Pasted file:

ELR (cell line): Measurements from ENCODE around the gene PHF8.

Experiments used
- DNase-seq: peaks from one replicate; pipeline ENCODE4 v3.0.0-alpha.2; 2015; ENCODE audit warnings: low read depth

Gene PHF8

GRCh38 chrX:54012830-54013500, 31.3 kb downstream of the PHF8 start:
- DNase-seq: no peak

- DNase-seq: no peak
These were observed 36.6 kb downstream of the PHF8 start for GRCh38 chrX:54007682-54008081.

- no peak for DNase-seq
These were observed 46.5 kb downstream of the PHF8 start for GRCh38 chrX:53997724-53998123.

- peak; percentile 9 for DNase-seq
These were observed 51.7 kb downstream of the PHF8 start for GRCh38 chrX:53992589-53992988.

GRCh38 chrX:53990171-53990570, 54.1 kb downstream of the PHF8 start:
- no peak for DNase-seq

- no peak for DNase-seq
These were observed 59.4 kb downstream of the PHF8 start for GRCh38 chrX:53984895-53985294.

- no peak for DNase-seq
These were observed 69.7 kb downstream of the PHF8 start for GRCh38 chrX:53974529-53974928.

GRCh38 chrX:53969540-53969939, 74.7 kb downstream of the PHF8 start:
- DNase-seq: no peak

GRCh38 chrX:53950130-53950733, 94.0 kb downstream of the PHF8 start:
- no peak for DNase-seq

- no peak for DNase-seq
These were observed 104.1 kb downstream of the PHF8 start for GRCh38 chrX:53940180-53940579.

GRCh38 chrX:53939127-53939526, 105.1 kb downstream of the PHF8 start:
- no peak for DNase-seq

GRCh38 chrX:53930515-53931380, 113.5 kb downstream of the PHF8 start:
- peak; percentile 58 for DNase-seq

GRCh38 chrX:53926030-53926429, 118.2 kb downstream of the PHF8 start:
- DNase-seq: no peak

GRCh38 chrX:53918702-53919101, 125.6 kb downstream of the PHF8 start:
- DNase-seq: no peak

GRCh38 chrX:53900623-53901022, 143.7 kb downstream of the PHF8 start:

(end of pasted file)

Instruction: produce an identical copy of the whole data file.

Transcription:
ELR (cell line): Measurements from ENCODE around the gene PHF8.

Experiments used
- DNase-seq: peaks from one replicate; pipeline ENCODE4 v3.0.0-alpha.2; 2015; ENCODE audit warnings: low read depth

Gene PHF8

GRCh38 chrX:54012830-54013500, 31.3 kb downstream of the PHF8 start:
- DNase-seq: no peak

- DNase-seq: no peak
These were observed 36.6 kb downstream of the PHF8 start for GRCh38 chrX:54007682-54008081.

- no peak for DNase-seq
These were observed 46.5 kb downstream of the PHF8 start for GRCh38 chrX:53997724-53998123.

- peak; percentile 9 for DNase-seq
These were observed 51.7 kb downstream of the PHF8 start for GRCh38 chrX:53992589-53992988.

GRCh38 chrX:53990171-53990570, 54.1 kb downstream of the PHF8 start:
- no peak for DNase-seq

- no peak for DNase-seq
These were observed 59.4 kb downstream of the PHF8 start for GRCh38 chrX:53984895-53985294.

- no peak for DNase-seq
These were observed 69.7 kb downstream of the PHF8 start for GRCh38 chrX:53974529-53974928.

GRCh38 chrX:53969540-53969939, 74.7 kb downstream of the PHF8 start:
- DNase-seq: no peak

GRCh38 chrX:53950130-53950733, 94.0 kb downstream of the PHF8 start:
- no peak for DNase-seq

- no peak for DNase-seq
These were observed 104.1 kb downstream of the PHF8 start for GRCh38 chrX:53940180-53940579.

GRCh38 chrX:53939127-53939526, 105.1 kb downstream of the PHF8 start:
- no peak for DNase-seq

GRCh38 chrX:53930515-53931380, 113.5 kb downstream of the PHF8 start:
- peak; percentile 58 for DNase-seq

GRCh38 chrX:53926030-53926429, 118.2 kb downstream of the PHF8 start:
- DNase-seq: no peak

GRCh38 chrX:53918702-53919101, 125.6 kb downstream of the PHF8 start:
- DNase-seq: no peak

GRCh38 chrX:53900623-53901022, 143.7 kb downstream of the PHF8 start: